How tax dodging is hurting people’s chances to escape poverty in Malawi

The health system in Malawi is seriously under-resourced with shortages of staff and vital medicines. Recent budget cuts are making the situation even worse for the poor who have no way to pay for private clinics and schools.
The health system in Malawi is seriously under-resourced with shortages of staff and vital medicines. Recent budget cuts are making the situation even worse for the poor who have no way to pay for private clinics and schools.

Malawi is one of the world’s poorest countries, with half of its 16 million people living in poverty. While the mansions and shopping malls springing up around capital Lilongwe reveal growing wealth among the urban elite, it is not being shared with the majority of citizens. Economic inequality is getting more extreme – in the past seven years the gap between richest 10% of Malawians and the poorest 40% has increased by almost a third.

Three nurses for every 10,000 people

The health system is seriously under-resourced with shortages of staff and vital medicines. On average there are just three nurses for every 10,000 people. Public spending per primary-school child is among the world’s lowest – and 73% of education spending benefits only the most educated 10% of the population. Recent cuts to government budgets are making the situation even worse for the poor who have no way to pay for private clinics and schools.

“As a nurse I love my job and I love helping people. The shortage of staff is really impacting our delivery of services. Patients need to really be patient, to wait longer - for many hours - just to be attended to. It makes me sad because as a nurse I feel I am failing my job.”, says Vitumbiko Mhango, who works  at Kamuzu Central Hospital and Bwaila maternity clinic, in Lilongwe.

In Malawi, public spending per primary-school child is among the world’s lowest.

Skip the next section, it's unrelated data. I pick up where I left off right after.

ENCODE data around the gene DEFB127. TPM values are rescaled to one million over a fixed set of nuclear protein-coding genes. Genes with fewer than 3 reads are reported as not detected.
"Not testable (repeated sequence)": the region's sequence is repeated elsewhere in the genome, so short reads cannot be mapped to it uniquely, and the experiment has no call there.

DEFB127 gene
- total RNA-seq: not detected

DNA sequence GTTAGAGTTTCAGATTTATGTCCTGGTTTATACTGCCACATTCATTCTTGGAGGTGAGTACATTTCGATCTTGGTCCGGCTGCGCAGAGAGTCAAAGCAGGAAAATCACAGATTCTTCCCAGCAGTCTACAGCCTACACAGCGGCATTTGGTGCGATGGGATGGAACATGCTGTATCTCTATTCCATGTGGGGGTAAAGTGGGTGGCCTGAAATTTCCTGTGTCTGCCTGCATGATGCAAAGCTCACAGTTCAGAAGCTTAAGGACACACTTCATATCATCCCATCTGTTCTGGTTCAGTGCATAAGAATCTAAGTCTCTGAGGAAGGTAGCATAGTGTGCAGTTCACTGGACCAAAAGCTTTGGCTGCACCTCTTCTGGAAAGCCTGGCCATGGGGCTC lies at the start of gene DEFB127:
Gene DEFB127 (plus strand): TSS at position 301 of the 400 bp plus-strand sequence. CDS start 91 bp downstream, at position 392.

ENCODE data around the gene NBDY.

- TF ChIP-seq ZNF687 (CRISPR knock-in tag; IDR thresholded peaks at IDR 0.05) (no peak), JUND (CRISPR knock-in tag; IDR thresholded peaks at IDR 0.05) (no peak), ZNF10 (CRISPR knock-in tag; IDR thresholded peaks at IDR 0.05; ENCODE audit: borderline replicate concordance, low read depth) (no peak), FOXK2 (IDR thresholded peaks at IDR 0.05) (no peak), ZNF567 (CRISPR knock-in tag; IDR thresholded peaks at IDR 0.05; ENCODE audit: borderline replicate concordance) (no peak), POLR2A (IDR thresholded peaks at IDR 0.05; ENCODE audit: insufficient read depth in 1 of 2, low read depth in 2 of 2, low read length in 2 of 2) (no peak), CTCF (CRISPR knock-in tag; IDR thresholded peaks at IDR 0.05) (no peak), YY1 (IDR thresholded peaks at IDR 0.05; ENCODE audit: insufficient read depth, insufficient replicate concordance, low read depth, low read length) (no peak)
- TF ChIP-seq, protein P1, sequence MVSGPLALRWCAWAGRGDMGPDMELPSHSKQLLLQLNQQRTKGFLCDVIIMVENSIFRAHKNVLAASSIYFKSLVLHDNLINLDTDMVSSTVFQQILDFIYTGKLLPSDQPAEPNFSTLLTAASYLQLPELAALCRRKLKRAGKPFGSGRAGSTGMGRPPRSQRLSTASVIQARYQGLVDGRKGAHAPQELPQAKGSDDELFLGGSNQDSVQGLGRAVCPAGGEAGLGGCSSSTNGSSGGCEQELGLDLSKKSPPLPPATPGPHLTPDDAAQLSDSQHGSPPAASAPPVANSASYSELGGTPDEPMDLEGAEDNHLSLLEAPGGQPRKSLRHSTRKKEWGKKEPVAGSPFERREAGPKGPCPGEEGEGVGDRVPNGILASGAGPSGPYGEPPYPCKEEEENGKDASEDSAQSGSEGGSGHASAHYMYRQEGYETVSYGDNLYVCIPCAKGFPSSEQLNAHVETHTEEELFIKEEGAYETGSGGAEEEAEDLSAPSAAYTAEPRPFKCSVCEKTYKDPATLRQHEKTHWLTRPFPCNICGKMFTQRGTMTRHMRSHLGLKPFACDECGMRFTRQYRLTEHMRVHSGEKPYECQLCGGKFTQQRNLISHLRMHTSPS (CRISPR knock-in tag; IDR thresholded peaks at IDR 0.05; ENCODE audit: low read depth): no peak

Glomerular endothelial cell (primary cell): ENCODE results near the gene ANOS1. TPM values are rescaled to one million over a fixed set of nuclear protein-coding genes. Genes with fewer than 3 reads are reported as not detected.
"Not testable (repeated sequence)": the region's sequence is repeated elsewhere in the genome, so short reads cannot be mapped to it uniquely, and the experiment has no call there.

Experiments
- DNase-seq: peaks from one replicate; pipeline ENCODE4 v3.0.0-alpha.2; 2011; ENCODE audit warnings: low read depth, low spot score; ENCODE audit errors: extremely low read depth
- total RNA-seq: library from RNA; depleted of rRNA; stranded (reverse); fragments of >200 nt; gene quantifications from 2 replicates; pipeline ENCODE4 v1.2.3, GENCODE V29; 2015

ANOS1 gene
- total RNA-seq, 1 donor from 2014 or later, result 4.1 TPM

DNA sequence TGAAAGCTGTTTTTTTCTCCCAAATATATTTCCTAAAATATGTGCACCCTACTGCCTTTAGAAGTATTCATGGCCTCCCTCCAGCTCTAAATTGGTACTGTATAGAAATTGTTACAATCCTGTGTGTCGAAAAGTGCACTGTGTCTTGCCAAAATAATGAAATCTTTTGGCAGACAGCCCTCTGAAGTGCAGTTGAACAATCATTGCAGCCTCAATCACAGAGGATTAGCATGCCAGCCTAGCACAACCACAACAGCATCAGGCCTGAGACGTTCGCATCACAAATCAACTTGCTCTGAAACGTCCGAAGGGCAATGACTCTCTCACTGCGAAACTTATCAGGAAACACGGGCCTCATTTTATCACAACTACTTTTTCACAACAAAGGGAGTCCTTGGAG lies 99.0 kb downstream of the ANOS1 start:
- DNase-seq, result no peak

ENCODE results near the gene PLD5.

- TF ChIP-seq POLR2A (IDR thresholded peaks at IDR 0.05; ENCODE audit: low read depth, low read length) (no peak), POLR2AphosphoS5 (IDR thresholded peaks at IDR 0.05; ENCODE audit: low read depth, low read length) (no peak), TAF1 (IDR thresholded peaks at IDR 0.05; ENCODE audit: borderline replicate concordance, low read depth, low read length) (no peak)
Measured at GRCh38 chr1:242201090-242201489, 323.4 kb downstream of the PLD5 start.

Tax revenue that should be helping to fund these public services in Malawi and other poor countries is disappearing at an alarming rate. Almost a third (30%) of African financial wealth – a total of $500bn – is held offshore in tax havens. It is estimated that this costs African countries $14bn a year in lost tax revenues. This is enough money to pay for healthcare that could save the lives of 4 million children and employ enough teachers to get every African child into school.

In Malawi, it’s impossible to get a full picture of the problem. However, Oxfam calculated, from last year’s Swissleaks scandal, that the lost tax revenue from the money held by Malawians in HSBC accounts in Geneva  could pay the salaries of 800 nurses for one year. ActionAid has found that tax dodging by just one mining company cost Malawi more than US$43 million over the last six years.

Nellie’s message: Pay taxes and help the poor

“We don’t have enough resources to teach in schools. We don’t have the basics - we don’t have pieces of chalk, we don’t have textbooks which we can use to teach our students. We don’t have good enough water, we don’t have pit latrines. But all these things, they need money”, explains Nellie Kumambala, teacher at Magwero Community Secondary School in Lilongwe.

Oxfam is calling for urgent action to tackle the global inequality crisis and is urging world leaders to end the era of tax havens which has seen increasing use of offshore centers by rich individuals and companies in order to avoid paying their fair share to society. This has denied governments the valuable resources needed to tackle poverty and inequality.

Help us end the era of tax havens, sign the petition now